THOUGHTS OF A FRUITCAKE: Fir goodness sake, what an ordeal!

Spalding Guardian columnist Carolyn Aldis with her daughter Sophie.  ANL-160819-142738001
Spalding Guardian columnist Carolyn Aldis with her daughter Sophie. ANL-160819-142738001
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So I’ve been on my annual pilgrimage to find the best Christmas tree, for a decent price, and took one of my daughters to help me choose and carry it.

We found a tree in a local hardware store that was the right size, but too expensive and so we went elsewhere.

There is a good reason why they are called pine needles and everybody was feeling hot and bothered as we had to keep our coats on for protection

Carolyn Aldis

The trees in the next shop were even more money and so we went back to the first one.

As the assistant was helping another customer, I took a look around the back and here I found a more reasonably priced tree that was still about seven feet high.

My daughter spotted one at the back that looked bigger and, as I like to get my money’s worth, we pulled it out.

It was ginormous and I could barely lift it but, unfortunately, the helpful assistant had now gone home.

Stuffing it in a shopping trolley, we steered the monster through the store, nearly taking out an entire shelf of paint as we got to the till.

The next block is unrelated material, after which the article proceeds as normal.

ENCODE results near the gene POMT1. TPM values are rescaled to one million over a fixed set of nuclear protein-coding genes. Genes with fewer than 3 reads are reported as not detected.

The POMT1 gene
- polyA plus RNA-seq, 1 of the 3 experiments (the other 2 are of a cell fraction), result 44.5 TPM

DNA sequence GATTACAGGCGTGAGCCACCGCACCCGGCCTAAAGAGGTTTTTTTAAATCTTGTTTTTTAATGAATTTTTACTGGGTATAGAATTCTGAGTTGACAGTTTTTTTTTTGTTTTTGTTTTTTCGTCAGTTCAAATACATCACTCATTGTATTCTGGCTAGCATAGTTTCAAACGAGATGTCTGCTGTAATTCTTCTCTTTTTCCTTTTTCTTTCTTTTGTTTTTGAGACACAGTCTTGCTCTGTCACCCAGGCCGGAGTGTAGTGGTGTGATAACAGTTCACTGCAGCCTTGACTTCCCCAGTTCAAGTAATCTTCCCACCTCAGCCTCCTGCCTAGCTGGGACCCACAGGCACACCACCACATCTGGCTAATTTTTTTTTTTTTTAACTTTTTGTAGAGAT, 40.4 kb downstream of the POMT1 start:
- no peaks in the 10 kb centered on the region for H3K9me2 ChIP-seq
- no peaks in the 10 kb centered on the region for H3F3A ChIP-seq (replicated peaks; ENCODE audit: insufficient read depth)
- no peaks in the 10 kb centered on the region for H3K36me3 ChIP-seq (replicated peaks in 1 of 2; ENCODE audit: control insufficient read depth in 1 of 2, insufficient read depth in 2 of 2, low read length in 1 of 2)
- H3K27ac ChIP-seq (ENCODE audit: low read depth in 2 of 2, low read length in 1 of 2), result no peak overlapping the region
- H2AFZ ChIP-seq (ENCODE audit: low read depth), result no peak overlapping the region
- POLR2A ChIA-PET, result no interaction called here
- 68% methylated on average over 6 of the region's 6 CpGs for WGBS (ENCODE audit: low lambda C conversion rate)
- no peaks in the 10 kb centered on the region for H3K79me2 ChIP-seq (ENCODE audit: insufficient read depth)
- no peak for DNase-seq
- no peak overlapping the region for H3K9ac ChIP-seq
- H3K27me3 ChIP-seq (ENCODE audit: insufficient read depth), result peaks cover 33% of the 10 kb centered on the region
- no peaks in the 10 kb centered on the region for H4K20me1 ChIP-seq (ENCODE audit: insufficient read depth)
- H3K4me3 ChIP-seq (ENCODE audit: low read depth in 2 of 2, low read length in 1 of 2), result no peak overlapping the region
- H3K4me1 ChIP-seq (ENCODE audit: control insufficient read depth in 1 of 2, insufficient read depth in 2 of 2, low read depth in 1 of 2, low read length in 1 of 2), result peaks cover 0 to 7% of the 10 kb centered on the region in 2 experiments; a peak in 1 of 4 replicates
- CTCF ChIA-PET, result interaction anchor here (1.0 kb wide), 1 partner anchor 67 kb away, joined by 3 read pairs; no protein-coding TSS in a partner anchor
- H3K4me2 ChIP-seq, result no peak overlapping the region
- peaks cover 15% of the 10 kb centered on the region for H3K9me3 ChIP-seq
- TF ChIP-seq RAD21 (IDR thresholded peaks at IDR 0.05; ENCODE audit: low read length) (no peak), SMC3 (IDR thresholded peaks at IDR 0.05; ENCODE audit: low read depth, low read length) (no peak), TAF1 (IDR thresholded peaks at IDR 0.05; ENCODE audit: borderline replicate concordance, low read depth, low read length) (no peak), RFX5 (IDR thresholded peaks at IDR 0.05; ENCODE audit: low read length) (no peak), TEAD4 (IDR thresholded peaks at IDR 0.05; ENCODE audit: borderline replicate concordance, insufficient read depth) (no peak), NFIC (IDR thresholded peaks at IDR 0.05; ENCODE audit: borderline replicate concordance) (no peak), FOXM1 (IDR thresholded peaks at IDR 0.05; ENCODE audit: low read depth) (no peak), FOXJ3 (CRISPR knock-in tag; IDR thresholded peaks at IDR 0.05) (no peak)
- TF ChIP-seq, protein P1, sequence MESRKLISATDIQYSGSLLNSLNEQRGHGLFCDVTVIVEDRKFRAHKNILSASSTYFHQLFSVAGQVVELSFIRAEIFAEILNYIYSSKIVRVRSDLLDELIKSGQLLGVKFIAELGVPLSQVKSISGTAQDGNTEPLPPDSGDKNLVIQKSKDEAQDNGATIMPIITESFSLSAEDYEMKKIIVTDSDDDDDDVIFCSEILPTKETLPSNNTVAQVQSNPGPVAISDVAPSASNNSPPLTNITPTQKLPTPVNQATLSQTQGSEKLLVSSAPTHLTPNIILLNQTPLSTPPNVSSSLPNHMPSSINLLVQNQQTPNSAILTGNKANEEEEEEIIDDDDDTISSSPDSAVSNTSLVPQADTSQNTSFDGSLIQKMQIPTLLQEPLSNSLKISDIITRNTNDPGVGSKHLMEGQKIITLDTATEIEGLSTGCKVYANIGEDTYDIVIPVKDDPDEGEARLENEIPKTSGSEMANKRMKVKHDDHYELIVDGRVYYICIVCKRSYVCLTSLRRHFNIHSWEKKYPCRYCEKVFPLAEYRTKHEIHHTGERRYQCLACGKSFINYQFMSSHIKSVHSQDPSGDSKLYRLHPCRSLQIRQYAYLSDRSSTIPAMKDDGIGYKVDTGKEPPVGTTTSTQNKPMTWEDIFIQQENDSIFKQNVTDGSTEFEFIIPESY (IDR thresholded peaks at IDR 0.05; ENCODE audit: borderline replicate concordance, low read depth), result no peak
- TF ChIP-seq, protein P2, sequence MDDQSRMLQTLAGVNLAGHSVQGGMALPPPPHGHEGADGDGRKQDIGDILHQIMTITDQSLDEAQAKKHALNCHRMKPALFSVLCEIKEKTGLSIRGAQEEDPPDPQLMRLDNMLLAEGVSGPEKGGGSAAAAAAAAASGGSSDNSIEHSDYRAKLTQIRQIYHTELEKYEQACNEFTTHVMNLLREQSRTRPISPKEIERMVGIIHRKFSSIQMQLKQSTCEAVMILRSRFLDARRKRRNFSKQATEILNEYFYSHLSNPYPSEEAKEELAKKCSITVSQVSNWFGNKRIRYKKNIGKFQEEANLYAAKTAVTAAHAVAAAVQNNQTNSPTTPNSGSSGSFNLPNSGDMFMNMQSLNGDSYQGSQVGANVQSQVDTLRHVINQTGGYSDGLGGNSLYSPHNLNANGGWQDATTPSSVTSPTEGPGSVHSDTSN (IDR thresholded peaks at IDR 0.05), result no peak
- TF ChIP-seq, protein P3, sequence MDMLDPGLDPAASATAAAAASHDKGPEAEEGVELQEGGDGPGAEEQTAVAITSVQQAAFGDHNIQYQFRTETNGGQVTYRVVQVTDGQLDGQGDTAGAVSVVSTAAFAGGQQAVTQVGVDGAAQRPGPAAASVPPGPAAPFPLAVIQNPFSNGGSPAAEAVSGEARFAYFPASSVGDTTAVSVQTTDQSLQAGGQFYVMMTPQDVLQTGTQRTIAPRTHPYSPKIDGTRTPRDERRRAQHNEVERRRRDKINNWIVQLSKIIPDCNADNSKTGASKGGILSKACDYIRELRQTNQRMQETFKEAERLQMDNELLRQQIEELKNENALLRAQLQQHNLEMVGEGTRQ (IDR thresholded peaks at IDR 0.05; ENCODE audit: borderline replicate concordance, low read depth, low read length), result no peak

The lad behind it offered to help but I turned him down.

However, when I was stuck in the back of the car, being stabbed mercilessly and feeling the muscles in my back creak as we hoofed it further in, I wished I had taken him up on his offer.

Only when we got home did we realise just how big it was.

We had difficulty getting through the back door, trying to get it stable in a bucket with broken paving slabs was a nightmare, one that reoccurred.

Then, just when I thought it was done, a cry would come up that it was falling.

My helpers got tired and couldn’t hold the weight of it so every now and then, there was a yelp.

There is a good reason why they are called pine needles.

Everybody was feeling hot and bothered as we had to keep our coats on for protection.

Finally, I asked them to lift the tree one more time and found myself underneath it, getting pricked every time I moved, with my hair full of greenery and being moaned at for getting snappy.

Then the song “It’s the most wonderful time of the year” came on and I got the giggles.

Finally it was up, but leaning at such an angle that it posed a health and safety risk.

We took a break and I realised we needed a wedge to help straighten it up.

My daughter had the bright idea that a book, with the pages torn out gradually, would make a wedge so I used an old diet book.

After a final, painful push, the wedge was in place and the tree was safe to decorate.

The Christmas music was back on and everyone was happy again.

Yes, my hands are as chapped as a fisherman’s (I’ve no evidence that fisherman’s hands are like this, I’ve never held one - it just seems logical), my back aches after the contortions of the afternoon and there is a pink book stuck under the bucket, clashing horribly with its colour.

But the end result was worth it all.